An irregular heartbeat is usually not a cause for concern. However, if your symptoms persist, keep coming back, or if you develop chest pain, lightheadedness, or difficulty breathing, you should seek medical attention.
You should also seek treatment if you experience an irregular heartbeat with:
- High blood pressure.
- Coronary artery disease
- Congestive heart failure
- Family history of heart disease
What causes an irregular heartbeat?
The sinoatrial node in the heart transmits electrical signals that cause the heart muscles to contract and produce a regular heartbeat. Disruption in the transmission of these signals can cause an irregular heartbeat, also known as arrhythmia. Moreover, you may feel as if there are extra beats in between when you experience tachycardia.
Most arrhythmias are short-lived and may caused by the following:
What tests are used to diagnose an irregular heartbeat?
If you frequently have irregular heartbeats, one or more of the tests may be ordered:
- Echocardiogram: Involves the use of high-frequency sound waves from a hand-held wand placed on your chest. It provides pictures of the valves and chambers of the heart and helps the sonographer evaluate the pumping action of the heart.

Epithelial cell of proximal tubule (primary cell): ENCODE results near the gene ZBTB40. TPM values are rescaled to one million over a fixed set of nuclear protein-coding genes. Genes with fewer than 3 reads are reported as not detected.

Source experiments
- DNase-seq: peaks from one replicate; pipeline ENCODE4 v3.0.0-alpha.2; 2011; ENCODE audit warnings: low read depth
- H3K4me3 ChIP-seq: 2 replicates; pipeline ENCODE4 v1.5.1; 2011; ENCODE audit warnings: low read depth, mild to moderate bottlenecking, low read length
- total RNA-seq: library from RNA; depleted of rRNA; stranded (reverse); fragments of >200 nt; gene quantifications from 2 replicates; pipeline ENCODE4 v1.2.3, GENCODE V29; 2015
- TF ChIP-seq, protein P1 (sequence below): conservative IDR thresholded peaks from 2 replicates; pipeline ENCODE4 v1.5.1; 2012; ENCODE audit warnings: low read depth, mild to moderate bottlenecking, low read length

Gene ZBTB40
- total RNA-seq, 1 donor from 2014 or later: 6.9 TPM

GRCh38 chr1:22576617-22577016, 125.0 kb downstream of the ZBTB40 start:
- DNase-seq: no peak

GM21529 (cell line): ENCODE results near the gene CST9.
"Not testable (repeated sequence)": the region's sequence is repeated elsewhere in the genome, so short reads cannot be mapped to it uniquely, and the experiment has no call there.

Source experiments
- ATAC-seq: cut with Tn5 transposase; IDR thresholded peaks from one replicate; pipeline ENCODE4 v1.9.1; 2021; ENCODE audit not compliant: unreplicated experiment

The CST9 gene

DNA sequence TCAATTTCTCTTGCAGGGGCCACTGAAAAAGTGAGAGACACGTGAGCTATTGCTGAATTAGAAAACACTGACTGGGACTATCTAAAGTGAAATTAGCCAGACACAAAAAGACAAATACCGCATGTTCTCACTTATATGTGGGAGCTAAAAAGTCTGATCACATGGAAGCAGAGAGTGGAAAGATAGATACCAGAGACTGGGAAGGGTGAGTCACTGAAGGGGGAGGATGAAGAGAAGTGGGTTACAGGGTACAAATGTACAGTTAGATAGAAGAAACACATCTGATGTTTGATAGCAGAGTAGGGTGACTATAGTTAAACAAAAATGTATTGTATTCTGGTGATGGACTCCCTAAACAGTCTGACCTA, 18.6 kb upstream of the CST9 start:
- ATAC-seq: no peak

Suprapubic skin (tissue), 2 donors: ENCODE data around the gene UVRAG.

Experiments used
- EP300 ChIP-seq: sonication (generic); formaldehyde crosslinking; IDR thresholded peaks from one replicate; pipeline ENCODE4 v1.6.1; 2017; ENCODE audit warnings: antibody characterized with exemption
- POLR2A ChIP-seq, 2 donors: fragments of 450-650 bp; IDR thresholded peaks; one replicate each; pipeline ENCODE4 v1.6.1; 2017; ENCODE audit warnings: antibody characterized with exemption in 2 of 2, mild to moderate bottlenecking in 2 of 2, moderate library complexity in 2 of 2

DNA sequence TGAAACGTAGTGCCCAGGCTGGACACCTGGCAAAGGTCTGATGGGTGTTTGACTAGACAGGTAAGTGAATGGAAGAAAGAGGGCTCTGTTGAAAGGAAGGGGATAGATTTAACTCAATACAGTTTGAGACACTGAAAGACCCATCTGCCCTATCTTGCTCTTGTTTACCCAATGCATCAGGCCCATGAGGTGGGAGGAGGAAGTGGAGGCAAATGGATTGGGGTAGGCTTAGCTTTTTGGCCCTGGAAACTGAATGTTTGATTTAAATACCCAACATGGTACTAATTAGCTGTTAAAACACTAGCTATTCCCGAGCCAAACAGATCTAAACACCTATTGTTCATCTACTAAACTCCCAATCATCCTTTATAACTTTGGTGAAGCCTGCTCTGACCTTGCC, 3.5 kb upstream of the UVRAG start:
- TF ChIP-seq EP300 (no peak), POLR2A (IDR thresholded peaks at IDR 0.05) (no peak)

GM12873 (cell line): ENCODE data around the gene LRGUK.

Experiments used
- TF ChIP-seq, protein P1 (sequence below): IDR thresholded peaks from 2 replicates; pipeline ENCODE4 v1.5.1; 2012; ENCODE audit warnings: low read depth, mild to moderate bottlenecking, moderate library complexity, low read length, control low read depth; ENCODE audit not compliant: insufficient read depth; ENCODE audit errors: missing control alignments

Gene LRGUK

- Exercise stress test: Requires you to run on a treadmill while the machine records the response of your heart.
- Holter monitoring: Requires wearing a portable device known as a holter monitor that records electrical activity and heartbeats for 24-48 hours.
- Genetic heart testing: Checks whether irregular heartbeats are due to an inherited heart condition.
Your doctor may perform testing to rule out underlying conditions and prescribe medications to protect your heart health.
How to maintain a healthy heart with irregular heartbeats
- Monitor your caffeine intake: If you have an irregular heartbeat after drinking caffeinated drinks such as coffee, keep an eye on how many cups you drink.
- Limit your alcohol intake: If your condition is caused by excessive alcohol consumption, restrict yourself to no more 1-2 drinks a night. If you have had a heart attack in the past or have atrial fibrillation, you should avoid even moderate drinking.
- Lose weight: Obesity and being overweight can increase your risk of irregular heartbeats. However, while losing weight can help, avoid diet plans or pills that promise rapid weight loss because they can increase your risk of complications.
- Get adequate sleep: Getting enough sleep—6-8 hours a night—helps lower your stress levels and reduce fatigue, both of which can trigger irregular heartbeats.
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